Editor’s Note (April 26, 2016): Please see our disclaimer about Mr. Jeffrey A. Hawkins.
One of the most useful sites in the Answers in Genesis family of websites is, without a doubt, AnswersMagazine.com, online home to Answers magazine. Not only are all back issues available for free viewing on the site; the site also hosts a variety of online content that supplements the magazine itself.
Since the launch of the magazine in 2006, the design of the website has been largely unchanged. But this month, we’re pleased to announce the upcoming launch of AnswersMagazine.com 2.0!
Although the content will stay the same, the redesigned look will offer an easier-to-navigate layout with more “eye candy” and a modern look.
We’re almost finished with our month-by-month look through the education section of our site. The next-to-last feature? Our perhaps obscure, but useful, help with writing projects page, targeted at students and adults alike.
First, let’s say you’re either a student or a parent of a student. A school assignment comes along that allows you or your student to write about the creation/evolution controversy. “Great,” you think, “I’ll visit the Answers in Genesis website to find some arguments to use.”
Beginning with the page Doing a report on Creation vs. Evolution, you’ll find great starting points, helpful pointers, links to useful articles, and even warnings that will guide you along the way as you put your report together.
Another common writing project for Answers in Genesis supporters is writing letters to newspapers and other publications that print (often) biased accounts of the creation/evolution controversy or whether one can be a Christian and an evolutionist. If you would like to write such a letter (and we encourage you to do so!), we have a page set up just for you. It’s our Don’t be “resistant” (about writing your own letter to the editor) page, which explains how to put together a letter to the editor that will accurately communicate what creationists believe. We also have several sample letters linked from the Help with writing projects page.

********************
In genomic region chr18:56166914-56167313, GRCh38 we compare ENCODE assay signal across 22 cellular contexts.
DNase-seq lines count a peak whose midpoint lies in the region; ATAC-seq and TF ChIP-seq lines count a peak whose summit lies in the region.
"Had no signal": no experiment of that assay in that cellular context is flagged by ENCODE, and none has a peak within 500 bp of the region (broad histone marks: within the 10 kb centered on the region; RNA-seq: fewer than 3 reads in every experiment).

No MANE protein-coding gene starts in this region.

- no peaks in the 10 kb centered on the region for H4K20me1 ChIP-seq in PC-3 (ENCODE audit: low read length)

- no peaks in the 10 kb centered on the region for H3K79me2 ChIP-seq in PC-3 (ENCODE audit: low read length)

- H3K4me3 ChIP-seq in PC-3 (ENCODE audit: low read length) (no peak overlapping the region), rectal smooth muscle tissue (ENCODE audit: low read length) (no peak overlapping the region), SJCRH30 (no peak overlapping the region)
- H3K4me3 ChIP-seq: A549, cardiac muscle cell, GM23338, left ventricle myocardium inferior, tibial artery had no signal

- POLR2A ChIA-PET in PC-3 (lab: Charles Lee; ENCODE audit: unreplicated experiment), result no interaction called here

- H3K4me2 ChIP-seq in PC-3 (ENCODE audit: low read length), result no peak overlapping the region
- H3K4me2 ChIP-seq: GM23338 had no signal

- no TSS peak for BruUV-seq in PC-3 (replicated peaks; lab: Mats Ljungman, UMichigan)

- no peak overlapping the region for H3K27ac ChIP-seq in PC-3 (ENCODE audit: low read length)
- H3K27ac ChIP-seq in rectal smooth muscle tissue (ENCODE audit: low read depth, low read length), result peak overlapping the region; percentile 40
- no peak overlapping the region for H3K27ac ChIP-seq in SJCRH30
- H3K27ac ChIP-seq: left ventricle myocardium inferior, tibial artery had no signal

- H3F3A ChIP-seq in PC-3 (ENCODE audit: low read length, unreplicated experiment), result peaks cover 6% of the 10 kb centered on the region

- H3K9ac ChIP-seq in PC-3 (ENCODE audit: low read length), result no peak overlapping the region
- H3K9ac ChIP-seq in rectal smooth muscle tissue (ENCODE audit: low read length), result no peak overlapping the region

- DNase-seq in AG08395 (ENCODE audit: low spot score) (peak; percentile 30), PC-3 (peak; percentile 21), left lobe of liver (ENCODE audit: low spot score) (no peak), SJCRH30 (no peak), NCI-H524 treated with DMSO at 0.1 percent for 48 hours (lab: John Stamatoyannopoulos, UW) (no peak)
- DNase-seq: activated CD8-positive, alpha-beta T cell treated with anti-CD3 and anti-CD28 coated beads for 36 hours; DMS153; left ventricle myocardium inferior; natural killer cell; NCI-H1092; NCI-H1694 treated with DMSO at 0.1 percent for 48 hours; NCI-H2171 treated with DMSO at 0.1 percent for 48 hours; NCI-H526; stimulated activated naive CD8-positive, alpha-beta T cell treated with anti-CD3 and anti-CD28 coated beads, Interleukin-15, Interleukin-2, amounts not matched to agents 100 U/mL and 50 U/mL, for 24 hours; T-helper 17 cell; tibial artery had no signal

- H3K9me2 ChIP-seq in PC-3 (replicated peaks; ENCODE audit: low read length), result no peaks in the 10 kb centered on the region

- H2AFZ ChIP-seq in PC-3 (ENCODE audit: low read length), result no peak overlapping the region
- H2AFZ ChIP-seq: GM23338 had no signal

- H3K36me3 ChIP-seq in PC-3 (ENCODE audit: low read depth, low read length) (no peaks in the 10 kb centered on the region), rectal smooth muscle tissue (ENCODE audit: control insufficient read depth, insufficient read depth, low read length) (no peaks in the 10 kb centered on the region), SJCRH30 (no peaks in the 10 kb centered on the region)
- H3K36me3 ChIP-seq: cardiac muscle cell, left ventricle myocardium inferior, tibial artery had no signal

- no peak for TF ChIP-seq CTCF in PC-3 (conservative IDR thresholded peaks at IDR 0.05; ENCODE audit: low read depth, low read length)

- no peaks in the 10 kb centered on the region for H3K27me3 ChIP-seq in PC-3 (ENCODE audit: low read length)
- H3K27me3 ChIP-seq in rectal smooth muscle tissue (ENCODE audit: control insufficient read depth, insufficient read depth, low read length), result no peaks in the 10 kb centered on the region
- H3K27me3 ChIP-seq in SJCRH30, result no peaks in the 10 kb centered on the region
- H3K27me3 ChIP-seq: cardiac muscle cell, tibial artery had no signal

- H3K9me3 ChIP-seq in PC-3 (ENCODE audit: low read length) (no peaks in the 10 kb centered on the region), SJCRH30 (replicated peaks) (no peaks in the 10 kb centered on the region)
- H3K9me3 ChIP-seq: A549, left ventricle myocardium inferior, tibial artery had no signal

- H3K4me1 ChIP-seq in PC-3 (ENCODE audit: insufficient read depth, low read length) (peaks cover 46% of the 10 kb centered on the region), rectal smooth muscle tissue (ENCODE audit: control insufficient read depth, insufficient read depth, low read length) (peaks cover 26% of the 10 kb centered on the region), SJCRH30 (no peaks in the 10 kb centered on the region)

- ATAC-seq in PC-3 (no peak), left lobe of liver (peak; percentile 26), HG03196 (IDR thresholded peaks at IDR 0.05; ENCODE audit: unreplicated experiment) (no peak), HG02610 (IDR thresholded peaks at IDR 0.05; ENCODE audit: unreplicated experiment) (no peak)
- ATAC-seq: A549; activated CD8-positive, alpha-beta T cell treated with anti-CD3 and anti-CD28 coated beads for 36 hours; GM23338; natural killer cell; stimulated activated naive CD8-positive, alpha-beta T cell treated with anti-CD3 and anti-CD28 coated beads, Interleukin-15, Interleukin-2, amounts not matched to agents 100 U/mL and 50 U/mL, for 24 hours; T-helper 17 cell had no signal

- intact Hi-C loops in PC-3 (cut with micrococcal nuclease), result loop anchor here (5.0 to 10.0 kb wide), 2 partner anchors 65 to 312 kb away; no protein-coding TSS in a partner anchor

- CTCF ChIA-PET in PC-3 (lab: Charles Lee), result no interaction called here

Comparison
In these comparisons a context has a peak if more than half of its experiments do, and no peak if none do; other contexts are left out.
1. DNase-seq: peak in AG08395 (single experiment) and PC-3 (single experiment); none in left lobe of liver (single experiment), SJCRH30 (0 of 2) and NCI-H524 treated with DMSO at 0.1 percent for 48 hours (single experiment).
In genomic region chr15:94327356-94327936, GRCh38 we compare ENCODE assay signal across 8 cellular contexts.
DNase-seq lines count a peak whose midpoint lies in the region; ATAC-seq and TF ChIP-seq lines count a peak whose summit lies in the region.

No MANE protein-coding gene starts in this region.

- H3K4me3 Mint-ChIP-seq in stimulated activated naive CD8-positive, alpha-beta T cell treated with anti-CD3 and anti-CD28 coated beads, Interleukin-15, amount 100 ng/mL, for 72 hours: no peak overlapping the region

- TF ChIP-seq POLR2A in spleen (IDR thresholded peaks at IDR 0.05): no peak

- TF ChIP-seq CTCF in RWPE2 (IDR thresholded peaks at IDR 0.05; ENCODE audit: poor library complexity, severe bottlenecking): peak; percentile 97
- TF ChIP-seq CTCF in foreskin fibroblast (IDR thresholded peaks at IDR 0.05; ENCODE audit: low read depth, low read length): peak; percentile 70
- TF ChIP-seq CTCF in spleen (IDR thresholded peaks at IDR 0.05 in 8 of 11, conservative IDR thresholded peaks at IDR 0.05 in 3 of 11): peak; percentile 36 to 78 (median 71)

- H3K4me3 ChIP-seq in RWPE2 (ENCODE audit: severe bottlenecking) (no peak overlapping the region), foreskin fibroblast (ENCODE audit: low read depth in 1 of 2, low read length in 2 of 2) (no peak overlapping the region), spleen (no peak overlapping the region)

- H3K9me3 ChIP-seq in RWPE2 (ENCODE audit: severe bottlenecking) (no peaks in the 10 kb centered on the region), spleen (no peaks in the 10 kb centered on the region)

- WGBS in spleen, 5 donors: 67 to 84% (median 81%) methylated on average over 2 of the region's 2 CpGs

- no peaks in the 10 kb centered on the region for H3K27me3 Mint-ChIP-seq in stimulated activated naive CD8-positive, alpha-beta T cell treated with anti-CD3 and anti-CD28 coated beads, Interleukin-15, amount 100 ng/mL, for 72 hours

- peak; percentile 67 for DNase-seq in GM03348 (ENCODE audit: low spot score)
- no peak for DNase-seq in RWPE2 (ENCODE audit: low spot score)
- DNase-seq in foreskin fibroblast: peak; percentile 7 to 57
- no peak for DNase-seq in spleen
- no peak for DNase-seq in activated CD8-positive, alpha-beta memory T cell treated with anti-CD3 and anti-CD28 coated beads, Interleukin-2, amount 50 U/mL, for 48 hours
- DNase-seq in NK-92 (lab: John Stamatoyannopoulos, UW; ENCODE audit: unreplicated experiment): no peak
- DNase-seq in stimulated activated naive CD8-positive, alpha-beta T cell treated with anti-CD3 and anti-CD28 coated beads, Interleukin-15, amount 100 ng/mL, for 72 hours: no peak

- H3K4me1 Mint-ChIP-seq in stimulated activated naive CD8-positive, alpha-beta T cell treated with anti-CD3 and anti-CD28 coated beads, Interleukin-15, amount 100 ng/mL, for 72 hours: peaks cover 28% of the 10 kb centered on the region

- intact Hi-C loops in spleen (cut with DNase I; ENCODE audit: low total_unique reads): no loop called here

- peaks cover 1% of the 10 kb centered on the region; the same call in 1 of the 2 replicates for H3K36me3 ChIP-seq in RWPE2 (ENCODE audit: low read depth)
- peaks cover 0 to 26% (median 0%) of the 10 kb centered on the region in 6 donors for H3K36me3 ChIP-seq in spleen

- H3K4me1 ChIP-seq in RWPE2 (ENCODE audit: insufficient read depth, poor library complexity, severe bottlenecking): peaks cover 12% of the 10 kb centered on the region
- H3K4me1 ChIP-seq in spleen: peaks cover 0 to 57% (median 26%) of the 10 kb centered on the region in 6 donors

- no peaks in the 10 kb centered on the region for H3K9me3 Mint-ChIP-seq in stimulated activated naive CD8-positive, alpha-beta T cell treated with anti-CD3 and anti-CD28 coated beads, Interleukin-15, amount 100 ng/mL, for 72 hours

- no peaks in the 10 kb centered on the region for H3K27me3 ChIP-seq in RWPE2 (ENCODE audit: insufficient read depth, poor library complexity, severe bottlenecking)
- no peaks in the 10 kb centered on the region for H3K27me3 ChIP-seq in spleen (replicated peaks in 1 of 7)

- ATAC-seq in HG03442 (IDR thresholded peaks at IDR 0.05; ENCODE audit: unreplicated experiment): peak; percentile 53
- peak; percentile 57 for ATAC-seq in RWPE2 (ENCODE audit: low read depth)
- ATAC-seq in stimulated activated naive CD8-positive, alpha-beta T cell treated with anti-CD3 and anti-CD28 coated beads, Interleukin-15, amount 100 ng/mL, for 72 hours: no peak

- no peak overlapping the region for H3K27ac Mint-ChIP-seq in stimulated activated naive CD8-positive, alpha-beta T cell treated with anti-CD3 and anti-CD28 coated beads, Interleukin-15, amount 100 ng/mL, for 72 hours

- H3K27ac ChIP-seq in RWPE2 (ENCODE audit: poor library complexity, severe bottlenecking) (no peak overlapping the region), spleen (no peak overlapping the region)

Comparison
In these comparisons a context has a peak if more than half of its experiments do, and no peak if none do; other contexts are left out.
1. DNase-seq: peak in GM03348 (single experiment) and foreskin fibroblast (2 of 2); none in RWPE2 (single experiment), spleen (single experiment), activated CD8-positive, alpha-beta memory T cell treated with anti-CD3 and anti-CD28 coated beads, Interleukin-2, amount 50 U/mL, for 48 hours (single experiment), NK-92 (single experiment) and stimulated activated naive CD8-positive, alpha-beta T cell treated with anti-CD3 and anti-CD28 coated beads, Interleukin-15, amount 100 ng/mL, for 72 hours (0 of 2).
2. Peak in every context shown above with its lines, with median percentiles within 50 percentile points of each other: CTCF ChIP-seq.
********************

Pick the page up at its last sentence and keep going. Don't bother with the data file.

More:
About the Author
Everyone remembers major tragic events such as the Oklahoma City bombing, the terrorist attacks of 9/11, the Columbine school shootings, and natural disasters like Hurricane Katrina. However, there is still a tendency in our society to feel that such incidents “cannot happen here,” and we forget less sensational incidents that commonly occur, especially in faith-based organizations. These include church shootings in Ft. Worth, Texas, in 1999 (seven killed), Baton Rouge, Louisiana, in 2006 (five killed) and Brookfield, Wisconsin, in 2005 (seven killed), as well as the 2007 shootings in a Colorado ministry and church that claimed five lives.
Millions of people go to places of worship every week and leaders of these places are faced with the possibility of violence, medical emergency, or sudden severe weather, and the responsibility and liability that comes with all this.